Ten days after the release of their latest EP, The Circus, folk-pop band Paper Aeroplanes soar onto the dimly-lit stage at Edinburgh’s Cabaret Voltaire. Despite a full day of driving from their native West Wales, they were feeling pretty good about the first show in their 18-date tour. “We’re fresh as daisies, believe me. We’re like, it’s like we’ve got up at midday at a Travelodge. That’s how good we feel.” Lead vocalist, Sarah Howells declares while guitarist Richard Llewellyn tunes his guitar. “Do you know that Travelodge’s now have new comfier, thicker mattresses and thicker quilts? Just so you know, they’re now an actual choice, no desperate measures.”
Serene and with an unfaltering sense of congeniality, Howells graces the stage with a confident and relaxed presence. The other half of the duo, Llewellyn, mirrors her tranquillity, erasing the barrier between the performers and their audience. Accompanied by John Parker (double bass) and Ryan Aston (drums), this is only their second time performing in Edinburgh as a full band. Talented keyboard player and singer songwriter, Jez Wing (formerly of Echo & The Bunnymen), having openined for Paper Aeroplanes as his ‘solo’ project, Cousin Jac, offers his incredible piano sound to the band for several tracks, including ‘Red Rover’ and a combination of the original and piano version of ‘Same Mistakes.’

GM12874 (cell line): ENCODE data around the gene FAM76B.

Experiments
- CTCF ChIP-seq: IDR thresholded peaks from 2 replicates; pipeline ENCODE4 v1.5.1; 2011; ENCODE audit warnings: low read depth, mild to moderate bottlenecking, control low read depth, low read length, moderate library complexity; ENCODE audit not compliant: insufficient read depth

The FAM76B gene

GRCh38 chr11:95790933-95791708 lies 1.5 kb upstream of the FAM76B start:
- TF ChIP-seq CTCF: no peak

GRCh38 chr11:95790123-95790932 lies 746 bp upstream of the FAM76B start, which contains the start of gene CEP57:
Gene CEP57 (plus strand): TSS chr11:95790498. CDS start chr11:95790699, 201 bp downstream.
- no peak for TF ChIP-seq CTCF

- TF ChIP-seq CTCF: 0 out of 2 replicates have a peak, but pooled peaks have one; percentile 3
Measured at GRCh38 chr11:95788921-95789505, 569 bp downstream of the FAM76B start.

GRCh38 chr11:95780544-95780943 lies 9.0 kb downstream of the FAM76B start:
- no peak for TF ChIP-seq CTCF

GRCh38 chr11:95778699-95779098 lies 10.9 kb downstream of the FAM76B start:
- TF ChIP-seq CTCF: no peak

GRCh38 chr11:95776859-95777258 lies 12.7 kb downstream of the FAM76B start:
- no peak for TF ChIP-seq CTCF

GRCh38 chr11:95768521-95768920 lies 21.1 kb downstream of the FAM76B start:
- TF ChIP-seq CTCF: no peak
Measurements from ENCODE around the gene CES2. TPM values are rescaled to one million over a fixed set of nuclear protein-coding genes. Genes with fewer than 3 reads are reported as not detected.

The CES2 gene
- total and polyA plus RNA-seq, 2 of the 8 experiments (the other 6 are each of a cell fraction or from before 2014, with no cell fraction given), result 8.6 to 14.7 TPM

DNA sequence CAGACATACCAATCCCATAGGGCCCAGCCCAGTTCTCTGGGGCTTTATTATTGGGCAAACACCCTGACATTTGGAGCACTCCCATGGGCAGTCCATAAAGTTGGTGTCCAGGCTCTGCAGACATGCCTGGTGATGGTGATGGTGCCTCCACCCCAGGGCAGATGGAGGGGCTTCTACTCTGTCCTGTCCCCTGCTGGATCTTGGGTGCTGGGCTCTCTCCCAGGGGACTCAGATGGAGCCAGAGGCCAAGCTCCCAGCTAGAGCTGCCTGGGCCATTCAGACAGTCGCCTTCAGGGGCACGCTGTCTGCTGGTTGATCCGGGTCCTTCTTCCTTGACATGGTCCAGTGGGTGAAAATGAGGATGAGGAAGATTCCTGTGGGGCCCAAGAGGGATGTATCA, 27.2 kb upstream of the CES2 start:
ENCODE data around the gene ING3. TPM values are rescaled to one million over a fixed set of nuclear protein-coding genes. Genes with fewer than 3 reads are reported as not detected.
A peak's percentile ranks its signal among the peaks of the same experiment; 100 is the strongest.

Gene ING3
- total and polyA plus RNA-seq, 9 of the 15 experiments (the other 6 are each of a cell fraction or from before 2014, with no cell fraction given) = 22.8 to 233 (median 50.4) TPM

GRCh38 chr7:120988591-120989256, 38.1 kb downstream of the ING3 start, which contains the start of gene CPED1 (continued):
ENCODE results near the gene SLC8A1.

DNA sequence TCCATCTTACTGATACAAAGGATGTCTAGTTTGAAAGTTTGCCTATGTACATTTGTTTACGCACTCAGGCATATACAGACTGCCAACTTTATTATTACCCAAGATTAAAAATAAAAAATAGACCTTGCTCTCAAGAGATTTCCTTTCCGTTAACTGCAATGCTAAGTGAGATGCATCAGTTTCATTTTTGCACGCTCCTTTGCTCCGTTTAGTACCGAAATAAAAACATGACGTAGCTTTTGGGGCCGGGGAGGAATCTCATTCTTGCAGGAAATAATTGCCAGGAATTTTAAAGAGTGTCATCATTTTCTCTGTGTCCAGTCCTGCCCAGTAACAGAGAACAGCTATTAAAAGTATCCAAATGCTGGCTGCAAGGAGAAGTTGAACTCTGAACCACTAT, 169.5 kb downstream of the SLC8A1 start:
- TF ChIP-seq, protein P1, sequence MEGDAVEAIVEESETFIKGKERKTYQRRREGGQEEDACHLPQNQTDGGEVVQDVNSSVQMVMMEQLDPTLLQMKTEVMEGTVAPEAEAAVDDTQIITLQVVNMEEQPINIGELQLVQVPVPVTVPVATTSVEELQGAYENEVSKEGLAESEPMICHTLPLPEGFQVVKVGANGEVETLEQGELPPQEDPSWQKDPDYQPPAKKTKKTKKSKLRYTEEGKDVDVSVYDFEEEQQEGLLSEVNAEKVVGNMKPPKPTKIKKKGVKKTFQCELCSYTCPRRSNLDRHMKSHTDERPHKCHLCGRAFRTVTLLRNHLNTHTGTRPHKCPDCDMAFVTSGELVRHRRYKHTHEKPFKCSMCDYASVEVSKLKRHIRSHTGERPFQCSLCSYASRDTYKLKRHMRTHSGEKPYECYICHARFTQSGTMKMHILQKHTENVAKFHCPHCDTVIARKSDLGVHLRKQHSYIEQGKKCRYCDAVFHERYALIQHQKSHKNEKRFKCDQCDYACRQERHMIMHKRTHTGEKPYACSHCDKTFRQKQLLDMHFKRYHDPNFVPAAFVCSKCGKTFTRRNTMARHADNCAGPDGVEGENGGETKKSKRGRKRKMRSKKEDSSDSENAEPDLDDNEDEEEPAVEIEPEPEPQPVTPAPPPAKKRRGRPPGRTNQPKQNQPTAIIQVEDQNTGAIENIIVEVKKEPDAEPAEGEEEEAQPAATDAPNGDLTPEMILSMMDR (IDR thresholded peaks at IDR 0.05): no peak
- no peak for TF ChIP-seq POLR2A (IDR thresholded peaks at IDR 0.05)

After a few songs, the band launch into the title track for their 2011 album, We Are Ghosts, introduced by Howells as; “…the title track our album that still sells the most copies of all the other albums even though it’s, in my opinion, not the best one.” The band play several songs from The Circus EP including the title track, and ‘Ribbons.’ While some songs are played with modesty and grace to reflect the emotional outpourings of their lyrics, others are embraced with bubbly dancing and hopping around the stage. “If you ever want to sing along, feel free. I could tell you were dying to sing along to that one,” Howells prods. The crowd seems to consist of a more mature audience than Cabaret Voltaire would normally see on a week night, and despite the melancholic theme of their music, there is an overwhelming presence of starry-eyed couples.
At the end of the set, Howells surrenders the guitar in exchange for drums sticks, and the band launch into a passionate performance of ‘Little Letters’; a definite crowd pleaser. The energetic performance is followed by a two-song encore. First, a stripped piano version of ‘Multiple Love’ performed only by Howells and Jez Wing on the keyboard, reading the music as he plays. The rest of the band join them for a last song, the title track from their EP, ‘Circus,’ after inviting the crowd to come closer.
“This has been a really nice way to start off our tour. Edinburgh’s always a good one and this has been our favourite one yet, I think.” After a moment, Howells clarified herself chuckling, “Not of the tour obviously, because it’s the first date! But I meant it’s my favourite Edinburgh gig so far.”